Butane Volatility Blamed on High Stocks, Weak Demand

The butane market is finding itself in a rare surplus during prime winter-time gasoline blending season, creating high volatility in prices. But petrochemical buyers and export markets are ready to take advantage of the situation.

December has been a very volatile month for butane. After hitting an early-month high spot price of $1.415/gal, normal butane at Mont Belvieu non-TET storage locations traded as low as $1.295/gal. Prices have since rebounded to around $1.3725-$1.395/gal. The spread to January widened from around a 0.125ct- 0.25ct/gal contango to a 1ct/gal contango, indicating the market expects prices to rise in the future and a willingness to store barrels due to less current demand.

During the shoulder period when U.S. refiners begin to switch from lower Reid vapor pressure (RVP) gasoline to a higher RVP specification and normal butane can be added directly to the gasoline pool, normal butane inventories stood at an all-time record high of 58.9 million barrels as of September, according to data from the Energy Information Administration.

In the midst of the winter blending season, traders believe normal butane inventories are much higher than in previous winters. One Gulf Coast trader estimates that U.S. butane inventories at the beginning of December stood between 40 million to 42 million bbl, and stocks will draw about 10 million to 11 million bbl through the end of December. At the end of last December, U.S. inventories of normal butane stood at 28.5 million bbl.

EnVantage co-principal Peter Fasullo estimates inventories will end December somewhere around 30 million bbl. With regard to the EIA’s official inventory numbers, Fasullo says even those official numbers are like understated because the EIA subtracts from its gas plant production figures normal butane used in commercial isomerization plants along the Gulf Coast.

Of course, shale gas remains the main culprit in the oversupply situation. According to the EIA, natural gas plants produced 230,000 b/d of normal butane in September, compared to 185,000 b/d in January.

But refinery production is also adding to the situation. This year, refiners ran about 500,000 b/d more crude oil through their plants, according to Fasullo. With each barrel of crude yielding about 2% to 3% of butane, butane production at refiners has trended slightly higher this year.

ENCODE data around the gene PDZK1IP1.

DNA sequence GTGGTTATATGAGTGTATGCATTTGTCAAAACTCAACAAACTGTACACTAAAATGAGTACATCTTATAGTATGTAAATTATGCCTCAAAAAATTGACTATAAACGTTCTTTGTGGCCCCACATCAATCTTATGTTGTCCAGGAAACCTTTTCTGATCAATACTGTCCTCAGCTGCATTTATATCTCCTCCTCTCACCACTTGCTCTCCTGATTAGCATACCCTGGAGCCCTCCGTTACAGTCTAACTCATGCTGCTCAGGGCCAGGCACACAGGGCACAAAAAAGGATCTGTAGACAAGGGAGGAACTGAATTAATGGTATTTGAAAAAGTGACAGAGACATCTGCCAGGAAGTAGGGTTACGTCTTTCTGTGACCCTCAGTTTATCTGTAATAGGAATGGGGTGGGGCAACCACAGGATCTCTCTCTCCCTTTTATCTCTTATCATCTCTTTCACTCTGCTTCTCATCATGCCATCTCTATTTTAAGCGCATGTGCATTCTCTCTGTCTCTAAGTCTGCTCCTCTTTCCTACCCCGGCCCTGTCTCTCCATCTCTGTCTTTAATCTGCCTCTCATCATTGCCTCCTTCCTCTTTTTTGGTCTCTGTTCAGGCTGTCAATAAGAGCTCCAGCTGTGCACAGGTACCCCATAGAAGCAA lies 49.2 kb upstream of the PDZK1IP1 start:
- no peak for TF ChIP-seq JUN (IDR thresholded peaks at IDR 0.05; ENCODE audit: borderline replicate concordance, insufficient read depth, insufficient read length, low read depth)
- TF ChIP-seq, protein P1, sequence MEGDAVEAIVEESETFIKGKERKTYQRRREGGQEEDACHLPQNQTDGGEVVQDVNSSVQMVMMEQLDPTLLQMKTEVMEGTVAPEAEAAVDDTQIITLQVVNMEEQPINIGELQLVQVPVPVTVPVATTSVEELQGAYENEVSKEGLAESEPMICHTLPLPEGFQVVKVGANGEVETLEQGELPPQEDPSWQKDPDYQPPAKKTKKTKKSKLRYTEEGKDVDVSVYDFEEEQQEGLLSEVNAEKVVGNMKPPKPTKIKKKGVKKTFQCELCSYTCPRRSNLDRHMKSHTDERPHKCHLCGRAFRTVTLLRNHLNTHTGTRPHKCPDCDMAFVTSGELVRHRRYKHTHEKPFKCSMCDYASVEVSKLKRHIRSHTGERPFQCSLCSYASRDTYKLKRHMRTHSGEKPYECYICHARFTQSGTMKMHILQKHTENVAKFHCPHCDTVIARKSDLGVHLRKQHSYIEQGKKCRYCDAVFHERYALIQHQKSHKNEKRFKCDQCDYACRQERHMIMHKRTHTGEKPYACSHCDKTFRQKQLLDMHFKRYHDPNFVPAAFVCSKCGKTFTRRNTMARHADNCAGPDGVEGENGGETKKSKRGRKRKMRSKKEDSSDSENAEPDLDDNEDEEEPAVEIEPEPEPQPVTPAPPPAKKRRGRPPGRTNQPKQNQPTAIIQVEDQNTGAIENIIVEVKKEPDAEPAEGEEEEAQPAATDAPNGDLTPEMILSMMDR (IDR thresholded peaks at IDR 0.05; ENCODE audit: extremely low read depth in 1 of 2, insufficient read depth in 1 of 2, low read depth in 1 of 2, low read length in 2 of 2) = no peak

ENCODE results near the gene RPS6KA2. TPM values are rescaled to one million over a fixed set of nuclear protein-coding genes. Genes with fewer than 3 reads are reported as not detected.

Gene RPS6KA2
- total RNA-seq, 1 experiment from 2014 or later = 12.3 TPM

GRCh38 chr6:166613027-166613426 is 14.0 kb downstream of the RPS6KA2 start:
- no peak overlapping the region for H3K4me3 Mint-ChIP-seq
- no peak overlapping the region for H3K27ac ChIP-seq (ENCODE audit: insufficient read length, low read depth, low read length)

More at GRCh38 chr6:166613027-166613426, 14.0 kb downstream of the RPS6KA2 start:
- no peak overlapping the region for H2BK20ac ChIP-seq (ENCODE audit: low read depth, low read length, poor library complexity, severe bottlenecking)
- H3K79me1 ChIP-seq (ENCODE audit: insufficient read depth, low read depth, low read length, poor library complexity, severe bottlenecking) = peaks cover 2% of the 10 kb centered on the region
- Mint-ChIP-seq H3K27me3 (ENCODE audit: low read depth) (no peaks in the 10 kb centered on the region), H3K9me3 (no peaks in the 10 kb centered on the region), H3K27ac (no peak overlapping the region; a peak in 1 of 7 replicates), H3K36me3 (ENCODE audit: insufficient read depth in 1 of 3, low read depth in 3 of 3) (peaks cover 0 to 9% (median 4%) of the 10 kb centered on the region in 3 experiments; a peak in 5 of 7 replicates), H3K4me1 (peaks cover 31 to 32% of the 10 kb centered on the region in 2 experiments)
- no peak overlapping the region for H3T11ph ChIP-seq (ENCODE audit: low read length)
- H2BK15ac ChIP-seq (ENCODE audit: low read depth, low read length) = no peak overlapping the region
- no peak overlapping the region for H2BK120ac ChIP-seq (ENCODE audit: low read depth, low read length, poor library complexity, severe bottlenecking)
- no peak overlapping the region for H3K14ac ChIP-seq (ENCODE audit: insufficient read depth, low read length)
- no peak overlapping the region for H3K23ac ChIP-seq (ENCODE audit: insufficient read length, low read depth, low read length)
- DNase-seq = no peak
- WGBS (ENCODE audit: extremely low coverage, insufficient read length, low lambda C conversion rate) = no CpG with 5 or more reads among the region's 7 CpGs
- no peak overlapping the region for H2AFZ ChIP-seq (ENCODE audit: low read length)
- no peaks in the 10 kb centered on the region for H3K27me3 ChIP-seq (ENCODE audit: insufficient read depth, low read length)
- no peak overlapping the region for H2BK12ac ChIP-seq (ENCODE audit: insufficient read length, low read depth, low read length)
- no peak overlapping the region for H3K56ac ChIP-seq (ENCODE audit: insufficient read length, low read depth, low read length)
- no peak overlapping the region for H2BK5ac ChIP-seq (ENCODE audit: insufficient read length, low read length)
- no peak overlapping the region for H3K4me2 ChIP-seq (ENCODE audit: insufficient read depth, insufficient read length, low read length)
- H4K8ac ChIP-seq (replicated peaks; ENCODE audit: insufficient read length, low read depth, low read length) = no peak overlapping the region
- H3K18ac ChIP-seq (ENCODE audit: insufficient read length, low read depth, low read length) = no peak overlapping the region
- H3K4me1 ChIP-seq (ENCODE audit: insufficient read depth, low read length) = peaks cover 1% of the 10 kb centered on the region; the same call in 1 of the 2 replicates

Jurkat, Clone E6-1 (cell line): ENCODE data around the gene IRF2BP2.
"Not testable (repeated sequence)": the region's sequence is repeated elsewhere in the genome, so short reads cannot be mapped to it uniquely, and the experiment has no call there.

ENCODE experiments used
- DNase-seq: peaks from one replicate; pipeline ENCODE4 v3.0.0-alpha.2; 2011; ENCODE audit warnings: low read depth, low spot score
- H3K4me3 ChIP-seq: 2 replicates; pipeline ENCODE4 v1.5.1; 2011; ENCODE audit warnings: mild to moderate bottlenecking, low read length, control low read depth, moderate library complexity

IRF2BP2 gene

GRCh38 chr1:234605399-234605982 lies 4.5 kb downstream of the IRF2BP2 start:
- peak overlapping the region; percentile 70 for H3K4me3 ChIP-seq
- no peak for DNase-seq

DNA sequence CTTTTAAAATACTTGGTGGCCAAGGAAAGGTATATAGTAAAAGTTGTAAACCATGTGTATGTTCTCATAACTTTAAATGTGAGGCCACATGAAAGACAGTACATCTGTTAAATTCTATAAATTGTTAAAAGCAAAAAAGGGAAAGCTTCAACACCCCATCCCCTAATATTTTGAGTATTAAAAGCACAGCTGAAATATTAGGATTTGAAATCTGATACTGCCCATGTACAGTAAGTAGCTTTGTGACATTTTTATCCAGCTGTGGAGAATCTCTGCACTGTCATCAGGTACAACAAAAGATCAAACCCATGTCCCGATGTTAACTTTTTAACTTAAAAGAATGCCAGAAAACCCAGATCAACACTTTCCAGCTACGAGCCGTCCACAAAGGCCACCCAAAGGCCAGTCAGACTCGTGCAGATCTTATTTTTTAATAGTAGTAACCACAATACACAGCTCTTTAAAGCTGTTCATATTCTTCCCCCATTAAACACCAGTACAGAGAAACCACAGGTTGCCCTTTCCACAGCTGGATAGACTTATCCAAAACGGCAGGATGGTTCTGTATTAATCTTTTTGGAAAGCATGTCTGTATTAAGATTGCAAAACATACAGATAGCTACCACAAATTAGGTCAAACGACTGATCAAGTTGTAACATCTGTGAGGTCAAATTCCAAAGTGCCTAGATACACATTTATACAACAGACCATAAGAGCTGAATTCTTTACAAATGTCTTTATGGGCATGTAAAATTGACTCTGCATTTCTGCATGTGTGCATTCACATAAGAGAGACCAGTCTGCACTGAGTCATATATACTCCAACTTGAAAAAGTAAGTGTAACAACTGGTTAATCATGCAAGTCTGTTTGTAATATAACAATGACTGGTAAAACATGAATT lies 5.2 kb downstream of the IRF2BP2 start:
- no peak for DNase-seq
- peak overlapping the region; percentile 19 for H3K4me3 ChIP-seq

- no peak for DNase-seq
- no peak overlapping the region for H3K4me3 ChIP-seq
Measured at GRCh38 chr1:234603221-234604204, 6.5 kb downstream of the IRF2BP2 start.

During the March-September period when refiners typically cannot blend normal butane into their gasoline pool, refinery production was 211,000 b/d, according to the EIA. That compares to 195,000 b/d of production during the same period last year. Refiners likely went into the winter gasoline blending season with higher butane inventories and less need to buy from butane from gas processors.

“Net production is well over what it was a year ago,” Fasullo said. “In addition to shale, refiner production also appears stronger.”

In addition to blending normal butane directly into the gasoline pool, normal butane is also consumed through isomerization at refiners and commercial isobutane producers. With isobutane trading at a slight discount to normal butane, both types of consumers have little incentive to produce isobutane.

“There’s likely not as much isomerization occurring due to the spread being negative,” Fasullo said.

Yet the market is on course to right itself. Petrochemical consumers, which typically shun normal butane during the winter months, have been buying recently. Fasullo estimates that petrochemical consumption of normal butane could hit as high as 120,000 b/d during December.

“That’s more like summer-time cracking numbers,” Fasullo said. “Butane is a better feedstock than propane currently because propane is so expensive.”

And exporters will take a big chunk of U.S. butane in the coming month. Traders say several normal butane cargoes have been booked recently as buyers take advantage of a wide price arbitrage to Europe.

Butane landed in the Mediterranean market was $1,130 per metric ton (mt), according to the Dec. 18 OPIS assessment, while North Sea markets were assessed at $1,000/mt. In comparison, U.S. Gulf Coast markets were assessed at $627/mt.

“The chems are getting in on it and the arb to Europe is wide open,” said one Gulf Coast trader.

As such, the oversupply may be a temporary phenomenon. But with major refinery turnarounds scheduled for the first quarter, there may yet be more length in normal butane supplies, according to some traders.

This entry was posted in Breaking News, Daily Market News, Energy, Gasoline, Diesel, and Avaiation. Bookmark the permalink.

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